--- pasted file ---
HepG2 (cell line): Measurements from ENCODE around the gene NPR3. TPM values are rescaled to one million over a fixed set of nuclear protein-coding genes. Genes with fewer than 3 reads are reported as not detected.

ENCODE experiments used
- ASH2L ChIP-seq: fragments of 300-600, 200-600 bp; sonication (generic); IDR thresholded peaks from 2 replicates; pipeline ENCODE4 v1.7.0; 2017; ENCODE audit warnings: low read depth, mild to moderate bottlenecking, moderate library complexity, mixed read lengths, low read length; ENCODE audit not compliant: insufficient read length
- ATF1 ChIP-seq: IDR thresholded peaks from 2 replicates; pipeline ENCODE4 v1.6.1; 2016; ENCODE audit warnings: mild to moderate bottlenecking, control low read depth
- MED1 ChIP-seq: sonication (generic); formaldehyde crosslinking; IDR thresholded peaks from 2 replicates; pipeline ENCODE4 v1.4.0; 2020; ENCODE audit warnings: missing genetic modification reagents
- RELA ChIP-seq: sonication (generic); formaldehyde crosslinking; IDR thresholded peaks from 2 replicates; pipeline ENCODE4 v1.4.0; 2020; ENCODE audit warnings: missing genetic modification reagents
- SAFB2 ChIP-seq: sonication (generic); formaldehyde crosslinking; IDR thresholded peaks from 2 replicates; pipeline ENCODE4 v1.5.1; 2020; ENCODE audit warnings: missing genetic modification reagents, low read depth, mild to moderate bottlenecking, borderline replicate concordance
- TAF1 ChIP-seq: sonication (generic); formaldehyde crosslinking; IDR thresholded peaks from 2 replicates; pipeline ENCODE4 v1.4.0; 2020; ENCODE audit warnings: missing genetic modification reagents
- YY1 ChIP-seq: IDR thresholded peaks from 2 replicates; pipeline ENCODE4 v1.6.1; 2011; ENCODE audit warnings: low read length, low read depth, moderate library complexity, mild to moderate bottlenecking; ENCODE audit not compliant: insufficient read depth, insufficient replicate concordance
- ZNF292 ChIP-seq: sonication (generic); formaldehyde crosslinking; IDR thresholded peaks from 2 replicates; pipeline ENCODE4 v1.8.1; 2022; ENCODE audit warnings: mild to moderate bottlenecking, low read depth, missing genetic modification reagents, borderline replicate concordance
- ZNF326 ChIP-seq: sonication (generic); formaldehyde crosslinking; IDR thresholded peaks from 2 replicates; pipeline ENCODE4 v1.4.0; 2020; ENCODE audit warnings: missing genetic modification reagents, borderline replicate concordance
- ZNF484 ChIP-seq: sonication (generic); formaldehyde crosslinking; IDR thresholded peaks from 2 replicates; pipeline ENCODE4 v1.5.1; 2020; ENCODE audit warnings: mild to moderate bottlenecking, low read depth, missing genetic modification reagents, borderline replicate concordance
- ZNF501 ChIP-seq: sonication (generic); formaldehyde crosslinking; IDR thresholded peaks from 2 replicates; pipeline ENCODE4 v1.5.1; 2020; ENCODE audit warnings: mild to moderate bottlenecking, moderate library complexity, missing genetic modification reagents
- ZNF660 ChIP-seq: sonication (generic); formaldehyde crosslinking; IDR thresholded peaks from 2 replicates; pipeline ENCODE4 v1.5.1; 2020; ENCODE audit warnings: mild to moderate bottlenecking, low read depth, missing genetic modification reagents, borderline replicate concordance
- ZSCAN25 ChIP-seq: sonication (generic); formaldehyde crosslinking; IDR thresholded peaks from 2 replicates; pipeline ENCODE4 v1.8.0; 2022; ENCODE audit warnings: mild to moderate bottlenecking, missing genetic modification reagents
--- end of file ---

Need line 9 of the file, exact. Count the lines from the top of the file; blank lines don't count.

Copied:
- YY1 ChIP-seq: IDR thresholded peaks from 2 replicates; pipeline ENCODE4 v1.6.1; 2011; ENCODE audit warnings: low read length, low read depth, moderate library complexity, mild to moderate bottlenecking; ENCODE audit not compliant: insufficient read depth, insufficient replicate concordance